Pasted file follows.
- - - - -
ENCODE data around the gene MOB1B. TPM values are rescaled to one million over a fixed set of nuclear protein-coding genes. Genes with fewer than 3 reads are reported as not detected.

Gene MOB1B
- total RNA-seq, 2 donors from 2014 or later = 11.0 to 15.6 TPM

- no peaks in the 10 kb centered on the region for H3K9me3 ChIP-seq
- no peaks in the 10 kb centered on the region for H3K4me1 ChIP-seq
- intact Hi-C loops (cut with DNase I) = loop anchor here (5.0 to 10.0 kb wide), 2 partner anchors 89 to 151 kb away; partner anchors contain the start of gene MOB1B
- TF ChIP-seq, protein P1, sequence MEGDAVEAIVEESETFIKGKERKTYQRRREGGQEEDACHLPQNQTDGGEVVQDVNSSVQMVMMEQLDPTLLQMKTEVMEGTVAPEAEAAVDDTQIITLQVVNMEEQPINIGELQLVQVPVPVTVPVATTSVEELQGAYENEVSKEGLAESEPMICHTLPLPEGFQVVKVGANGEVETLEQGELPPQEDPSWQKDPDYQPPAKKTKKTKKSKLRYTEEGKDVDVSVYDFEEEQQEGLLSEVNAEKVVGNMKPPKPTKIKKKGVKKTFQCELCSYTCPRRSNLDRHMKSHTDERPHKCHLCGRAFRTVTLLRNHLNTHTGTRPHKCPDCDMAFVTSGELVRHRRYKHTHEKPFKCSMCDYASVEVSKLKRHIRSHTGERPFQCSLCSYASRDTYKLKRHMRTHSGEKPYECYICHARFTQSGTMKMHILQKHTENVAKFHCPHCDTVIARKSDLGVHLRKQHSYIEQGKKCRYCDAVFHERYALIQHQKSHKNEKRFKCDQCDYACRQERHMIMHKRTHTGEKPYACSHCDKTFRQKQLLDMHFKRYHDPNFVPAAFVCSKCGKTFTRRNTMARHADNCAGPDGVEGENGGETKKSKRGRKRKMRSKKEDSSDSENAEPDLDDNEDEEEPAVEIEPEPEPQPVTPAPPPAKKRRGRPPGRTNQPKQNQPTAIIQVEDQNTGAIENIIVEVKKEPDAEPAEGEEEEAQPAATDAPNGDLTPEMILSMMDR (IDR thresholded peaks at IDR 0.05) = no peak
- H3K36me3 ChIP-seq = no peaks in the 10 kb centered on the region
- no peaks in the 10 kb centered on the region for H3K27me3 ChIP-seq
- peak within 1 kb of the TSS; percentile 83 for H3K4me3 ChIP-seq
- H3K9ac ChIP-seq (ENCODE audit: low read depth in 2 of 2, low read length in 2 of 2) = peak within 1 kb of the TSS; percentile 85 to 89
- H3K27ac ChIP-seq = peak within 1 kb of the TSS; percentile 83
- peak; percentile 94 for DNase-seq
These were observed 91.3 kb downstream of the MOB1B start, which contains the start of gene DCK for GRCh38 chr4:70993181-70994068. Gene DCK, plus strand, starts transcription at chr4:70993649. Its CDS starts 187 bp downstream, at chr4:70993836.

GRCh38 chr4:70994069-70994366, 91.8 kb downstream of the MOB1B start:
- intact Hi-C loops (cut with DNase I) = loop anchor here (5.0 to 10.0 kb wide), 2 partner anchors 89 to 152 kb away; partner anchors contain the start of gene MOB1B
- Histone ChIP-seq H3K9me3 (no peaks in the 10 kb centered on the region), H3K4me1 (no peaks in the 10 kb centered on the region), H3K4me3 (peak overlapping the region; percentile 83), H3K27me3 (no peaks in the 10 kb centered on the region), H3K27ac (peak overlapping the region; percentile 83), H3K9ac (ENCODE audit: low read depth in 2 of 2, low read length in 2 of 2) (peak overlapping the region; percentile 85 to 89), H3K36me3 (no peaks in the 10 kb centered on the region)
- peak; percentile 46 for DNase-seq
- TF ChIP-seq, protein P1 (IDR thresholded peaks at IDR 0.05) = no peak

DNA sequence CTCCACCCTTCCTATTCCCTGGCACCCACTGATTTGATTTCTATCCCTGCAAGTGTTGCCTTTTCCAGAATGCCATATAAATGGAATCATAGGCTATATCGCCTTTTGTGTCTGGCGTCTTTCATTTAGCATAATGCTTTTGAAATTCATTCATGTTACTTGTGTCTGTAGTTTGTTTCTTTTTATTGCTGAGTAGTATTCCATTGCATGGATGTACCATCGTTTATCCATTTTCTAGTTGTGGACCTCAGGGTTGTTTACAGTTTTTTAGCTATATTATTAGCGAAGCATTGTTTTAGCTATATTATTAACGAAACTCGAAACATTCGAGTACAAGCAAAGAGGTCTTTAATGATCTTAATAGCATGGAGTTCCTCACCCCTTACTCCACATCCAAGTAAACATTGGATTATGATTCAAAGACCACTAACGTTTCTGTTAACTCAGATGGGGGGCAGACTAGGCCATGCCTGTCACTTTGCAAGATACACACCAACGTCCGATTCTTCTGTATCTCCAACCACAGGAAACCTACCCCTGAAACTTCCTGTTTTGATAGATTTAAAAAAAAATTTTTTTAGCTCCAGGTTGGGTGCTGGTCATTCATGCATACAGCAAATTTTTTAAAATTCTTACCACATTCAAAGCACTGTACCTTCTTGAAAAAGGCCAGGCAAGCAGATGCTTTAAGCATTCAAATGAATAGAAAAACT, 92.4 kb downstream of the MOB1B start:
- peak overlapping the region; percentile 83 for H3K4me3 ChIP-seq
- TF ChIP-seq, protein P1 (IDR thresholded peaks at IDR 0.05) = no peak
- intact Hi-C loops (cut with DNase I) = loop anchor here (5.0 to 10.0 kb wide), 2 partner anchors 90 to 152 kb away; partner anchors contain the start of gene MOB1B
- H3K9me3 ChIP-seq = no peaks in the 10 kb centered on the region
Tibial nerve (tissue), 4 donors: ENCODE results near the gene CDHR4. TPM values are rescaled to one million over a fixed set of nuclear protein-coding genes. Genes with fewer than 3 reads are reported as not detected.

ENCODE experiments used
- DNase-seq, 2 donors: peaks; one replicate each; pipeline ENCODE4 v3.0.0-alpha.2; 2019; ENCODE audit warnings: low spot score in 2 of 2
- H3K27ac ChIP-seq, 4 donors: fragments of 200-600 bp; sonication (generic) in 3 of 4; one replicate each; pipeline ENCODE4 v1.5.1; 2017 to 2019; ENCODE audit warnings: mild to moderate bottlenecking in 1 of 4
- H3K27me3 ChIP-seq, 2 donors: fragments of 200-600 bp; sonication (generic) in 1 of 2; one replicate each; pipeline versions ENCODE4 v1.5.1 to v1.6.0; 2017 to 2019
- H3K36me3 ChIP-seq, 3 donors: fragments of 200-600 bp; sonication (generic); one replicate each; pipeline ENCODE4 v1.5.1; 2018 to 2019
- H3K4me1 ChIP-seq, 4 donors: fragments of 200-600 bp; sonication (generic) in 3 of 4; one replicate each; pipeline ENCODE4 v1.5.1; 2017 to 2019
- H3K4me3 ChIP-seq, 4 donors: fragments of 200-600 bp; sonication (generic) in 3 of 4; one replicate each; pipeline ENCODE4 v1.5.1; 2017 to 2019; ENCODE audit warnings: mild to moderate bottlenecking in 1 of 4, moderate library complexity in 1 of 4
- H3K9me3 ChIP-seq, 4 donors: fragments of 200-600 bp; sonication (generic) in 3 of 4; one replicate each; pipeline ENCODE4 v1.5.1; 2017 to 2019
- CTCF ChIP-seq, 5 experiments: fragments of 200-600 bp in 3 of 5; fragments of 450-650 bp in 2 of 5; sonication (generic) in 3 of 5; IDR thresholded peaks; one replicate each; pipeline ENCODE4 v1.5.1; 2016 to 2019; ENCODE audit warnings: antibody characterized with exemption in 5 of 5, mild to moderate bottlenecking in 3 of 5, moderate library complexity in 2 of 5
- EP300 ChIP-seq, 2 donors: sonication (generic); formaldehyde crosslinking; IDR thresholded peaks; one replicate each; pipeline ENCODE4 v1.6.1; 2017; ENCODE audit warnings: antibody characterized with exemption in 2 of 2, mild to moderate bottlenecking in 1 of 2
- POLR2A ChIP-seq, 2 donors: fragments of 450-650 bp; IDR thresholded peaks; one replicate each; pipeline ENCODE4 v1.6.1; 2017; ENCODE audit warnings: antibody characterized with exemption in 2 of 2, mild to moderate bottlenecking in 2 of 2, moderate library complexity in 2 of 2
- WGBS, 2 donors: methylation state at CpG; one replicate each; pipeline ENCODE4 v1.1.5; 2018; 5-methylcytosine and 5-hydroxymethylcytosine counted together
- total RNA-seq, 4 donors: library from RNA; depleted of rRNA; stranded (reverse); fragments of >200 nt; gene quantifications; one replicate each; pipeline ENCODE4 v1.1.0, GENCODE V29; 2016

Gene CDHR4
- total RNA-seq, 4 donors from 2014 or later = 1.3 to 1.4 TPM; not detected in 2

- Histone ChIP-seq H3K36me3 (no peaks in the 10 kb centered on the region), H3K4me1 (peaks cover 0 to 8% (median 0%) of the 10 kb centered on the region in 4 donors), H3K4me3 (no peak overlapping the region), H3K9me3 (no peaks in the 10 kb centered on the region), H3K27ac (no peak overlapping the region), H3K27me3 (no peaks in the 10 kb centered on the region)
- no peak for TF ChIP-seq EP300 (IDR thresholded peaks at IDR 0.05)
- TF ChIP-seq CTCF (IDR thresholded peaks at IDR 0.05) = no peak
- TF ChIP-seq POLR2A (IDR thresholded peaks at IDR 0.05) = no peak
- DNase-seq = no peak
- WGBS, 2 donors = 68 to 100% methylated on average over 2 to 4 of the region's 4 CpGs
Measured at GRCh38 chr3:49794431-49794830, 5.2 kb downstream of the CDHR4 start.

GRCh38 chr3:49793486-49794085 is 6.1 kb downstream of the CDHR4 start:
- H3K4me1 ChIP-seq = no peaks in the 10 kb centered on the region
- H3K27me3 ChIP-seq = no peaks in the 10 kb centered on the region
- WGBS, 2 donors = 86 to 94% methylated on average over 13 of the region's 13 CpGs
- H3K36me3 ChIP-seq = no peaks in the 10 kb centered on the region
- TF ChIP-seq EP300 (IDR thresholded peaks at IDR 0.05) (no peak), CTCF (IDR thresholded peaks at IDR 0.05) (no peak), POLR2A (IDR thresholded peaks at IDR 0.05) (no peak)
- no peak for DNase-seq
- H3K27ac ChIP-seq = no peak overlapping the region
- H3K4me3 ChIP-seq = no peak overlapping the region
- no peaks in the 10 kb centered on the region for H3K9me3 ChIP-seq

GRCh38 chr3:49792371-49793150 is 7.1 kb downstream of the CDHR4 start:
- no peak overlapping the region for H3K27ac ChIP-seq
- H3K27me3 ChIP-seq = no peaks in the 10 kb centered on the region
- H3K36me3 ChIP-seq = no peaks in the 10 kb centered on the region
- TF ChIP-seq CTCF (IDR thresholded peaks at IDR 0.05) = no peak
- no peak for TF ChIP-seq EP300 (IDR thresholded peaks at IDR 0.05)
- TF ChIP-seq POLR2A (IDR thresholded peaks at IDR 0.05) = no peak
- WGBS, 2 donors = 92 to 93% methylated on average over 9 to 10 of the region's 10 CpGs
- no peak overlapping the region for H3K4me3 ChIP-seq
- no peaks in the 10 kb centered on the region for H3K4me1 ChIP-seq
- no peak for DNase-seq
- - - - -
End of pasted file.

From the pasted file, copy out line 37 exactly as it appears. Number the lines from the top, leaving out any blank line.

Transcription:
- WGBS, 2 donors: methylation state at CpG; one replicate each; pipeline ENCODE4 v1.1.5; 2018; 5-methylcytosine and 5-hydroxymethylcytosine counted together